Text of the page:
Efficient transportation and delivery of analytes to the surface of optical sensors are crucial for overcoming limitations in diffusion-limited transport and analyte sensing. In this study, researchers from Vanderbilt University propose a novel approach that combines metasurface optics with optofluidics-enabled active transport of extracellular vesicles (EVs). By leveraging this combination, the researchers show that they can rapidly capture EVs and detect their adsorption through a color change generated by a specially designed optical metasurface that produces structural colors. These results demonstrate that the integration of optofluidics and metasurface optics enables spectrometer-less and label-free colorimetric read-out for EV concentrations as low as 107 EVs/ml, achieved within a short incubation time of two minutes.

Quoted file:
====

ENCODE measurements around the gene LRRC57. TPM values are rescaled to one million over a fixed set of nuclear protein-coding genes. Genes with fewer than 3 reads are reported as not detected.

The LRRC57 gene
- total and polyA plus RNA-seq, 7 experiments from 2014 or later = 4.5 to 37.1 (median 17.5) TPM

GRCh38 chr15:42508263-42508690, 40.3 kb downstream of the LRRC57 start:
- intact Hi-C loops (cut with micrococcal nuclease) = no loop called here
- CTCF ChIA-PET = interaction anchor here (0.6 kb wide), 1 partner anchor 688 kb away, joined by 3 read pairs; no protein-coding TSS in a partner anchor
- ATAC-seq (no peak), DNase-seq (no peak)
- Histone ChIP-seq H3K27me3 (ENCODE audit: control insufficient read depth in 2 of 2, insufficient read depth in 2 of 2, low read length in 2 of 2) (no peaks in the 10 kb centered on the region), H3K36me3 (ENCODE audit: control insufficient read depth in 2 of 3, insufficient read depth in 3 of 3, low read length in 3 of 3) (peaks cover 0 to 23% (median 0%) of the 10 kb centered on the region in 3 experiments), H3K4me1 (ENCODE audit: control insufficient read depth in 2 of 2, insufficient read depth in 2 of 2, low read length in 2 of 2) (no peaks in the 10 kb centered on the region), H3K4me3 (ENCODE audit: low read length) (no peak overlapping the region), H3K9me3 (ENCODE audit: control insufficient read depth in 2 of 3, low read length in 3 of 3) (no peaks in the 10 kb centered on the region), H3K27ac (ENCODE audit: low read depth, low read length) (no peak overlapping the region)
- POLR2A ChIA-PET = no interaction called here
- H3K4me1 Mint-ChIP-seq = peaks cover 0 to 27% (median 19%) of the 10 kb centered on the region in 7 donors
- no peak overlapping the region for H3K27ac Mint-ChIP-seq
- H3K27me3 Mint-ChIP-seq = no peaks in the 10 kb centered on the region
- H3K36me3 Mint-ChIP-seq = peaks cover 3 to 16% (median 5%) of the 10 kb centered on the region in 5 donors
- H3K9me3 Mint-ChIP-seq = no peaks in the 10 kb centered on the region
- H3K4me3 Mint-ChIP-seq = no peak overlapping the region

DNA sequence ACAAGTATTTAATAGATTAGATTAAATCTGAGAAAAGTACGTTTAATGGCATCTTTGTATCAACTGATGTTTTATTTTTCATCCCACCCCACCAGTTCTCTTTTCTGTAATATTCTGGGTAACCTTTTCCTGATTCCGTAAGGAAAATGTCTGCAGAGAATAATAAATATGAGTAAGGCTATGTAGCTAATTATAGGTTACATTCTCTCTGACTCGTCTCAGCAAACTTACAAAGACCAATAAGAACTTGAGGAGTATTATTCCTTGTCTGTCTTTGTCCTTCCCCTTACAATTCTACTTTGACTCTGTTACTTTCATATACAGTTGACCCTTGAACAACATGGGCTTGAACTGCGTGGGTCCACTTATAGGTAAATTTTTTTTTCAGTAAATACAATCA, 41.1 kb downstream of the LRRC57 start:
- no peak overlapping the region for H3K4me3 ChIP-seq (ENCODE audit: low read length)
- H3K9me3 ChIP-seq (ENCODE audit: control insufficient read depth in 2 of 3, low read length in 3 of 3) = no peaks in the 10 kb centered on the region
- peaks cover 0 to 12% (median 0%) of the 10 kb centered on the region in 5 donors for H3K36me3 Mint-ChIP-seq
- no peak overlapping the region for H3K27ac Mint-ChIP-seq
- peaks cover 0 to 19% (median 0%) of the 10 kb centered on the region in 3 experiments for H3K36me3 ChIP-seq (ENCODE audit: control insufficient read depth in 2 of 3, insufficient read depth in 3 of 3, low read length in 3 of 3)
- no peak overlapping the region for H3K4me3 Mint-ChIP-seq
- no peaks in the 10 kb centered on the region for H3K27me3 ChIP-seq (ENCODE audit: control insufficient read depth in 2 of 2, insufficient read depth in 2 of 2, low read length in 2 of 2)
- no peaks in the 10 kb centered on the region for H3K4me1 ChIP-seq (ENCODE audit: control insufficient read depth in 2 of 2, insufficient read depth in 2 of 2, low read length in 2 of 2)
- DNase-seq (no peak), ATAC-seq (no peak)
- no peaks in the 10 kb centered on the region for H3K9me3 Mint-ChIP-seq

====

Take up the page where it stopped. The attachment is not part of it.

(a) Experimental setup for fast incubation and color metasurface imaging. BS: beam-splitter. DM: short-pass dichroic mirror with 650 nm cutoff wavelength. (b) Schematic illustration of the metasurface’s color change triggered by EVs (extracellular vesicles) binding to the surface. Using optofluidic flows to rapidly concentrate particles and bring them down to the nanostructured substrate, the local color would change due to the refractive index contrast induced by the EV capture. Schematic of the color metasurface illuminated with white light (c) before EV concentration on the sensing surface, and (d) after EV concentration on the sensing surface. The color changes over the region with the captured EVs. The optimized metasurface enables a highly perceivable color change imaged by the CCD camera.